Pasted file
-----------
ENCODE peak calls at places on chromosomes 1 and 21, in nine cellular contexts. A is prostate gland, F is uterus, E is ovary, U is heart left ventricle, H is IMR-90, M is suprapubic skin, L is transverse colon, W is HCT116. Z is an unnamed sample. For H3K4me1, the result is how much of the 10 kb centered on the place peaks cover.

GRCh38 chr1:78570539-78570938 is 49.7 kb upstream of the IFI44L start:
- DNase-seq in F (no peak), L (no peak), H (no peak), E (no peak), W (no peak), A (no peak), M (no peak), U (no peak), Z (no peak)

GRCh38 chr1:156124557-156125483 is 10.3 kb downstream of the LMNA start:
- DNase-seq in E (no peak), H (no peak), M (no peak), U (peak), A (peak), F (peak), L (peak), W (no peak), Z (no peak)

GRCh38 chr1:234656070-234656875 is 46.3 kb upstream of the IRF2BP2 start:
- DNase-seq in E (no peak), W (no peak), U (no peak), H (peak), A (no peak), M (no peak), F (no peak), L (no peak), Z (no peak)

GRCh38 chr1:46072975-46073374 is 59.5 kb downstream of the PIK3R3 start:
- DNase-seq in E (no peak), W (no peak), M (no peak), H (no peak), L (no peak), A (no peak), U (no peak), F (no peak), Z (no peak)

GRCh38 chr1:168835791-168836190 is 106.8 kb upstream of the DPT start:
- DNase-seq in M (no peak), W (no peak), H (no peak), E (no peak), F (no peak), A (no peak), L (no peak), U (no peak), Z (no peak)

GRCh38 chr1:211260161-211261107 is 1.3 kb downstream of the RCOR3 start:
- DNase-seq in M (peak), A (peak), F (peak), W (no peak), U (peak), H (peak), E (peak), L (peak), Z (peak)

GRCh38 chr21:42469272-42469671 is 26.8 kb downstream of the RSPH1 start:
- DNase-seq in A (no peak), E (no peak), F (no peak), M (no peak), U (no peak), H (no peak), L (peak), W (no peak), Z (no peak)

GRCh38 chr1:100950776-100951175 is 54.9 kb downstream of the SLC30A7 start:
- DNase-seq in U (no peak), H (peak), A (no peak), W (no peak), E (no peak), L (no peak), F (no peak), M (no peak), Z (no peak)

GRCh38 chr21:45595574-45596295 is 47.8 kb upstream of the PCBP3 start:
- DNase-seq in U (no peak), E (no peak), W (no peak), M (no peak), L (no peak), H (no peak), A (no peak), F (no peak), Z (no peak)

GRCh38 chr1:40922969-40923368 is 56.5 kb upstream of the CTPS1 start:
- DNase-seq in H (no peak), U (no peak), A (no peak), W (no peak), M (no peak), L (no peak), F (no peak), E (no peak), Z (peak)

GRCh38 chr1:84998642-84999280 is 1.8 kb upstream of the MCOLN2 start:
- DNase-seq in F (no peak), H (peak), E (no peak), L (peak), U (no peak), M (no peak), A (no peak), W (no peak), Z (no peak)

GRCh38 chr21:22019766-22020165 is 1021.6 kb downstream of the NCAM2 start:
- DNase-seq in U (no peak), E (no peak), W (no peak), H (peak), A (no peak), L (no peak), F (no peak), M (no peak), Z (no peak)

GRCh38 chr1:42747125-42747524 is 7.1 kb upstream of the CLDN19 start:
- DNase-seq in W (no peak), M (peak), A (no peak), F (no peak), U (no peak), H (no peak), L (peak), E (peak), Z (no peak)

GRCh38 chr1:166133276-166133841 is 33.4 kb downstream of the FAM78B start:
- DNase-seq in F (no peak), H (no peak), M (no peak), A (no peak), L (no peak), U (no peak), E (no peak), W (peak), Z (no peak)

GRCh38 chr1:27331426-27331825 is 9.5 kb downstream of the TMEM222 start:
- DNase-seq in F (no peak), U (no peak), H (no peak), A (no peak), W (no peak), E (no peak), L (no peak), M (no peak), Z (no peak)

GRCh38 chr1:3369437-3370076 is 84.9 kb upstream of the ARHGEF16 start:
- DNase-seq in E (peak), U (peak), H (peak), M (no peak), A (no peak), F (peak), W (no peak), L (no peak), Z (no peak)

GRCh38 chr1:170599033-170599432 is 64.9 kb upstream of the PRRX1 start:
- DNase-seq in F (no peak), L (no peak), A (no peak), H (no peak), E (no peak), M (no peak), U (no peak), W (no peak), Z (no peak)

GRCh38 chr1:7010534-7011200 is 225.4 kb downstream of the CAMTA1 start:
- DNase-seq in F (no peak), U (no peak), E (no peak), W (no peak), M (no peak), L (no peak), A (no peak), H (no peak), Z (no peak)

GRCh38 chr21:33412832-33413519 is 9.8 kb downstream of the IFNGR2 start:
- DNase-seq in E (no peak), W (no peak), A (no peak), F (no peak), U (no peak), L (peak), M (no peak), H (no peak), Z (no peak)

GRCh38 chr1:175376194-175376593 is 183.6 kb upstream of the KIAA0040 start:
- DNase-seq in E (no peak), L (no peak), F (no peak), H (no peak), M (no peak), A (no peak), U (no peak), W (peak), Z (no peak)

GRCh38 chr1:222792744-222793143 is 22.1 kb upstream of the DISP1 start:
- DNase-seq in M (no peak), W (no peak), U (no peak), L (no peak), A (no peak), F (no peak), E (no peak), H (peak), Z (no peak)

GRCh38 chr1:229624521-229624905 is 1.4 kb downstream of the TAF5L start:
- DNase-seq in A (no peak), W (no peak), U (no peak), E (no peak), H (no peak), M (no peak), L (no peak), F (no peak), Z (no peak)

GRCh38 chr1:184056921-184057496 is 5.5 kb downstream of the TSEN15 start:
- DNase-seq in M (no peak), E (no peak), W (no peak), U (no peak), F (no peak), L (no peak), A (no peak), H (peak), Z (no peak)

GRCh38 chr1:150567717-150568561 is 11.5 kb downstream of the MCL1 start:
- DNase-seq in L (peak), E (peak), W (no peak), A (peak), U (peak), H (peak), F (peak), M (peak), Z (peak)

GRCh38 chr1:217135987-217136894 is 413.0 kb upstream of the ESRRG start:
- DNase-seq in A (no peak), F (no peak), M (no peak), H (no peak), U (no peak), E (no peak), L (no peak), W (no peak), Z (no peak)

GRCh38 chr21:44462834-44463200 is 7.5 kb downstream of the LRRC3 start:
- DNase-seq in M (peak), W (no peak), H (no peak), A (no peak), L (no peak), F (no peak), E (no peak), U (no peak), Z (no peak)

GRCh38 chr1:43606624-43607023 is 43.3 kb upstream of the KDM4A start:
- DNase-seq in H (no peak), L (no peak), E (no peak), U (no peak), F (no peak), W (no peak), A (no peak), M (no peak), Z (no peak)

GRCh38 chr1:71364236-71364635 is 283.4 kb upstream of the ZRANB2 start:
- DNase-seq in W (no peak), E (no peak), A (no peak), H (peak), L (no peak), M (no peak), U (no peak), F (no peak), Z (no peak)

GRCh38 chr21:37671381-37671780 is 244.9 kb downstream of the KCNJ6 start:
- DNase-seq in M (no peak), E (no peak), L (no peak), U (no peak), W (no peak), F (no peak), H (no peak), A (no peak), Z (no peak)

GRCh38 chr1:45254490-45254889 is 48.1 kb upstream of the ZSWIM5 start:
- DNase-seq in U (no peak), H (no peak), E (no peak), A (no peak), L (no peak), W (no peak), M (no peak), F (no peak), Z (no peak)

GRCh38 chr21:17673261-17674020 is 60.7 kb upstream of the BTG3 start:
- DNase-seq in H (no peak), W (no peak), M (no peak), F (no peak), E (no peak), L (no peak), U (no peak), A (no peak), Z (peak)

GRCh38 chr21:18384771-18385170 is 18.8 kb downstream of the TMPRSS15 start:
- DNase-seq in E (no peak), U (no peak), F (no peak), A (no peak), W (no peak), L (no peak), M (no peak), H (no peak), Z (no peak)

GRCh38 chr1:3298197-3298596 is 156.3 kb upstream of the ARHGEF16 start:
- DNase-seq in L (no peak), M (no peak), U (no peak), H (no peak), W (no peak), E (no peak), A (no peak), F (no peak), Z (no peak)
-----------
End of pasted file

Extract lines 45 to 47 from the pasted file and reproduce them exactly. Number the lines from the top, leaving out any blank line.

- DNase-seq in A (no peak), W (no peak), U (no peak), E (no peak), H (no peak), M (no peak), L (no peak), F (no peak), Z (no peak)

GRCh38 chr1:184056921-184057496 is 5.5 kb downstream of the TSEN15 start:
- DNase-seq in M (no peak), E (no peak), W (no peak), U (no peak), F (no peak), L (no peak), A (no peak), H (peak), Z (no peak)